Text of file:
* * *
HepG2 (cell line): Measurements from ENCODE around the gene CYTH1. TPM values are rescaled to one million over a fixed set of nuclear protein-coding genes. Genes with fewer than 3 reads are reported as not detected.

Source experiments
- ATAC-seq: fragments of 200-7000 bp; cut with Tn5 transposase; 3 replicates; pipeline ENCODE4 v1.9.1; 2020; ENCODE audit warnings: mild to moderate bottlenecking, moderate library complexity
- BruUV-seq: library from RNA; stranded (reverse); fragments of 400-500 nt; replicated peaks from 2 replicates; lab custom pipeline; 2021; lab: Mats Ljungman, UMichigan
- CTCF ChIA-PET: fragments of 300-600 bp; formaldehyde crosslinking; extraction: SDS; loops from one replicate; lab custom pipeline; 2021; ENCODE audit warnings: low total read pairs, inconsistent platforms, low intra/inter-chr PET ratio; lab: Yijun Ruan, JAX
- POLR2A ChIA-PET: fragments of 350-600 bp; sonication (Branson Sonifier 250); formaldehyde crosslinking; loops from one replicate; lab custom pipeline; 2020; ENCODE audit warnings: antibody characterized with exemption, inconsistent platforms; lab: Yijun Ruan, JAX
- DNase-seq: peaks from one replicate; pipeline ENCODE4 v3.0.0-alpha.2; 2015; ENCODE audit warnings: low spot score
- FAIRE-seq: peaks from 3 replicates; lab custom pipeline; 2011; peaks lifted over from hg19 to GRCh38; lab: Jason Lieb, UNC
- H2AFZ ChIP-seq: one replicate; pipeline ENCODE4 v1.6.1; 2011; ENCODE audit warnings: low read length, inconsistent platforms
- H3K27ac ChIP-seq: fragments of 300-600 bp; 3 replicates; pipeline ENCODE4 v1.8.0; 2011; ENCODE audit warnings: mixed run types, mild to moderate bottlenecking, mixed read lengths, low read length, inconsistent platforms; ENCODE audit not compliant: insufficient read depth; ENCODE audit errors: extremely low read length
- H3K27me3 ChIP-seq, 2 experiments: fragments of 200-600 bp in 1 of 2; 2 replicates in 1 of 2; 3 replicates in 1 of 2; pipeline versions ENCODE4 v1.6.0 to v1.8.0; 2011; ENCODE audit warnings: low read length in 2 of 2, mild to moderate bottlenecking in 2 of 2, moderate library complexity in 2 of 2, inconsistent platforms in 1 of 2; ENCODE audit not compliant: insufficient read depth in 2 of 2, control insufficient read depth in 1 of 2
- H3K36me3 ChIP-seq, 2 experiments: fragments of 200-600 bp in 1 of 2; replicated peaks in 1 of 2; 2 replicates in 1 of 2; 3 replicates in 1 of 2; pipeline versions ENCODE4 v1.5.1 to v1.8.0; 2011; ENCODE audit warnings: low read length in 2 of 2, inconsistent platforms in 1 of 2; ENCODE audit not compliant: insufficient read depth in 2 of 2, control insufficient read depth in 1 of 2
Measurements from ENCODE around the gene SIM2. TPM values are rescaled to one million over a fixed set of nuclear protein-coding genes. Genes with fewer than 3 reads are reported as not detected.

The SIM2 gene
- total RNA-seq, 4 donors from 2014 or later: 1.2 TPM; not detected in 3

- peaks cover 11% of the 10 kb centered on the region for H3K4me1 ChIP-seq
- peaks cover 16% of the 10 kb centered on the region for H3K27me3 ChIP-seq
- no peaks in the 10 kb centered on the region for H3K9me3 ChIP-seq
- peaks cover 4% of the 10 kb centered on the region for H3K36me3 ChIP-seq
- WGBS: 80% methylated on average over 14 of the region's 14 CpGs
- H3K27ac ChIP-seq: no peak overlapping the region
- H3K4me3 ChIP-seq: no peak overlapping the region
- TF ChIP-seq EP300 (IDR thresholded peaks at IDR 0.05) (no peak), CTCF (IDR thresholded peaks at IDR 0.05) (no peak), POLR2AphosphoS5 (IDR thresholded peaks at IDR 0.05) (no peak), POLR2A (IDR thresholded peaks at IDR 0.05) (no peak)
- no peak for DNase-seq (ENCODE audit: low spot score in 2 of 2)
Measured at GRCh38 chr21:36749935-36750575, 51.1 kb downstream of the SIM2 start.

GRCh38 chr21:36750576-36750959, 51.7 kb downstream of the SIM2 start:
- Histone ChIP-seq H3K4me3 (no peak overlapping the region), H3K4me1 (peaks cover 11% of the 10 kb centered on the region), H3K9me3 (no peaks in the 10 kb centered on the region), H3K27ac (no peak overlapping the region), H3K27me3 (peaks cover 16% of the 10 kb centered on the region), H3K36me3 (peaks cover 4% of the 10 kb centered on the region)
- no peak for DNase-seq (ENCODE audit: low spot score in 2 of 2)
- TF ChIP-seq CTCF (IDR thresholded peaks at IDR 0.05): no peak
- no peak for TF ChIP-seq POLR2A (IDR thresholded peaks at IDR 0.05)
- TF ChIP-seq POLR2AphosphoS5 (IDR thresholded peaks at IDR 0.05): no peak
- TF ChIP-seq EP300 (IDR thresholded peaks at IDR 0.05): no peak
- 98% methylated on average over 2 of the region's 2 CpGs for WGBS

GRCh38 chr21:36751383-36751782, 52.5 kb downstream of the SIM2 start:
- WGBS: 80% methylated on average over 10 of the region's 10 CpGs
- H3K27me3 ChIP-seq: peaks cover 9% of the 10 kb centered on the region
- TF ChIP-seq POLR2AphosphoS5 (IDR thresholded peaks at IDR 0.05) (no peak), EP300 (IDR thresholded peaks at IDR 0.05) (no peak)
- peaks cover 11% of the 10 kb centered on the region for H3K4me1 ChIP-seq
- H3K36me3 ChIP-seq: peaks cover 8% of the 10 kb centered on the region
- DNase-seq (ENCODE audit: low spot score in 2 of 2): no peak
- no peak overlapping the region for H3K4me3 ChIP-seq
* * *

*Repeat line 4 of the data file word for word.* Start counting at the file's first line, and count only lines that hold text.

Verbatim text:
- BruUV-seq: library from RNA; stranded (reverse); fragments of 400-500 nt; replicated peaks from 2 replicates; lab custom pipeline; 2021; lab: Mats Ljungman, UMichigan